Waitz, Ian A. (1991) An investigation of contoured wall injectors for hypervelocity mixing augmentation. Dissertation (Ph.D.), California Institute of Technology. http://resolver.caltech.edu/CaltechETD:etd-07172007-083103
A parametric study of a class of contoured wall fuel injectors is presented. The injectors were aimed at enabling shock-enhanced mixing for the supersonic combustion ramjet engines currently envisioned for applications on hypersonic vehicles. Short combustor residence time, a requirement for fuel injection parallel to the freestream, and strong sensitivity of overall vehicle performance to combustion efficiency motivated the investigation. Several salient parametric dependencies were investigated. Injector performance was evaluated in terms of mixing, losses, jet penetration and heating considerations. A large portion of the research involved a series of tests conducted at the NASA Langley High - Reynolds Number Mach 6 Wind-Tunnel. Helium was used as an injectant gas to simulate hydrogen fuel. The parameters investigated include injector spacing, boundary layer height, and injectant to freestream pressure and velocity ratios. Conclusions concerning injector performance and parameter dependencies are supported by extensive three-dimensional flow field surveys as well as data from a variety of flow visualization techniques including Rayleigh scattering, Schlieren, spark-shadowgraph, and surface oil flow. As an adjunct to these experiments, a three-dimensional Navier-Stokes solver was used to conduct a parametric study which closely tracked the experimental effort. The results of these investigations strongly complemented the experimental work. Use of the code also allowed research beyond the fairly rigid bounds of the experimental test matrix. These studies included both basic investigations of shock-enhanced mixing on generic injectors, and applied efforts such as combining film-cooling with the contoured wall injectors. Location of an oblique shock at the base of the injection plane was found to be a loss-effective method for enhancing hypervelocity mixing through baroclinic generation of vorticity and subsequent convection and diffusion. Injector performance was strongly dependent on the displacement effect of the hypersonic boundary layer which acted to modify the effective wall geometry. Strong dependence on injectant to freestream pressure ratio was also displayed. Mixing enhancement related to interaction of the unsteady component of the boundary layer with both steady and unsteady components of the flow field was found to be secondary, as were effects due to variation in mean shear between the injectant and the freestream in the exit plane.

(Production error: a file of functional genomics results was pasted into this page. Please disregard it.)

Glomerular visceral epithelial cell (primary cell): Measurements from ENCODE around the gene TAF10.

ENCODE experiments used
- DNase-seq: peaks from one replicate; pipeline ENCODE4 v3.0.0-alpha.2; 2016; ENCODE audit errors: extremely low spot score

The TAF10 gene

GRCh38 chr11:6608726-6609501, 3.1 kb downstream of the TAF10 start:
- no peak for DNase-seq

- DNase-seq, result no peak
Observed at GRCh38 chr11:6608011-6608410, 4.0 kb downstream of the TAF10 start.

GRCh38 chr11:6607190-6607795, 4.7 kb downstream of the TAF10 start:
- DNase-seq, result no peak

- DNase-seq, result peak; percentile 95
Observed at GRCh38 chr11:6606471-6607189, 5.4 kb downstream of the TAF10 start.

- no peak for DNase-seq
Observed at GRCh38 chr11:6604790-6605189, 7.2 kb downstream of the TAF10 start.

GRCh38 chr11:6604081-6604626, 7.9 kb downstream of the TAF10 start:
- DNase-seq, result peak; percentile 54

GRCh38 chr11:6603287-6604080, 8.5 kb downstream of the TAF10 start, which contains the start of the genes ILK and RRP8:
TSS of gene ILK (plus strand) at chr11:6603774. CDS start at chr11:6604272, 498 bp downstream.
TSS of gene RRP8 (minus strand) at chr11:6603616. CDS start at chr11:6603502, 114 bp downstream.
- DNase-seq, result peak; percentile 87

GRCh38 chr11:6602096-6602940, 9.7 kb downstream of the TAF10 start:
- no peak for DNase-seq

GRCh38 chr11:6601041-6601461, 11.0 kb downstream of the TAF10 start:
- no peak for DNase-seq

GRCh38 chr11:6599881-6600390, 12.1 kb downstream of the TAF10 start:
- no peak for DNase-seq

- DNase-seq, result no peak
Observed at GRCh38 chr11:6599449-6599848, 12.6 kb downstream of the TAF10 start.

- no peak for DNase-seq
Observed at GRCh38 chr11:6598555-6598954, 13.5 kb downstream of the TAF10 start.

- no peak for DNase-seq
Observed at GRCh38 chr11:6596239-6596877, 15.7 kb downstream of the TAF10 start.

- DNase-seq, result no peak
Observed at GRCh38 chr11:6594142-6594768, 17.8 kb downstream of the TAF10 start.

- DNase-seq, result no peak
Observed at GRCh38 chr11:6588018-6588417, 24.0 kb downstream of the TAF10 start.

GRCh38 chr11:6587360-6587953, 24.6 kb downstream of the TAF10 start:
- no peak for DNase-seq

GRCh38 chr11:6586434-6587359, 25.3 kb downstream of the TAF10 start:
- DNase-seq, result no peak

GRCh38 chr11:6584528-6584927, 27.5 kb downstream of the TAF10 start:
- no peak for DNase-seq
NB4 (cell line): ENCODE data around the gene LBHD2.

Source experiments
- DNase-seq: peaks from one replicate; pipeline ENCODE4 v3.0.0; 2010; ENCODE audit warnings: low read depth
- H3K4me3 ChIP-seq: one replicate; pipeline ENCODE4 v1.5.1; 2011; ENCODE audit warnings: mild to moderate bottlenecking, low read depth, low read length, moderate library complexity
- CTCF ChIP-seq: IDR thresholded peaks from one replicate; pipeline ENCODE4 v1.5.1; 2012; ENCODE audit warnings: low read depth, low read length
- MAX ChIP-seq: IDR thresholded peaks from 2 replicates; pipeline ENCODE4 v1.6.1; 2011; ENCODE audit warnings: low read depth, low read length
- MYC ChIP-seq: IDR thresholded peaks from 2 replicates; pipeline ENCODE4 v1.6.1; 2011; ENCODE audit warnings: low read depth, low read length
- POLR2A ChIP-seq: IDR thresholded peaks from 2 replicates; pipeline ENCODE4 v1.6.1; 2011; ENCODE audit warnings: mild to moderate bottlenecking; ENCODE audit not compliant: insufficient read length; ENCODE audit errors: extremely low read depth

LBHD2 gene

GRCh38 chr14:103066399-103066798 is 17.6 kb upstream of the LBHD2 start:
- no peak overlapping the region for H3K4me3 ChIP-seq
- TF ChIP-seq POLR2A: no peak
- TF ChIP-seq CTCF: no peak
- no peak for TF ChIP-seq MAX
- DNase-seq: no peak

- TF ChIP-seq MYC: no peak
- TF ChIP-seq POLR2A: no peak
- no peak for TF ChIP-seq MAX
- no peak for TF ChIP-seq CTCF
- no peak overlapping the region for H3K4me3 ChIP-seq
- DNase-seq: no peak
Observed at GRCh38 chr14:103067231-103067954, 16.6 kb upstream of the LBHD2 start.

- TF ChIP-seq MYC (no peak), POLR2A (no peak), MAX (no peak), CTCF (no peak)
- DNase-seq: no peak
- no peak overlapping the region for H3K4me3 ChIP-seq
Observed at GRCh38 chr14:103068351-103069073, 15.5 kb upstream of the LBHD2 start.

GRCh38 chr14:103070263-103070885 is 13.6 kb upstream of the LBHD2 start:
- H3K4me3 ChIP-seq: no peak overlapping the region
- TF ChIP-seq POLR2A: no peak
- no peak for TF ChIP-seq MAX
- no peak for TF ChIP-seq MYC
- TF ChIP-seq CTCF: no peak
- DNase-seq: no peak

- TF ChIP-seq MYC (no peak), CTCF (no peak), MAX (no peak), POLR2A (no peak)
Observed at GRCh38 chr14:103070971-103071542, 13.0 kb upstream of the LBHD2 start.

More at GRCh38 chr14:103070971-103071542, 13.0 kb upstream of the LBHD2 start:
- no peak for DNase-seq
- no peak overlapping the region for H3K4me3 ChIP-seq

|Item Type:||Thesis (Dissertation (Ph.D.))|
|Degree Grantor:||California Institute of Technology|
|Division:||Engineering and Applied Science|
|Thesis Availability:||Public (worldwide access)|
|Defense Date:||17 May 1991|
|Default Usage Policy:||No commercial reproduction, distribution, display or performance rights in this work are provided.|
|Deposited By:||Imported from ETD-db|
|Deposited On:||02 Aug 2007|
|Last Modified:||22 Aug 2016 21:16|
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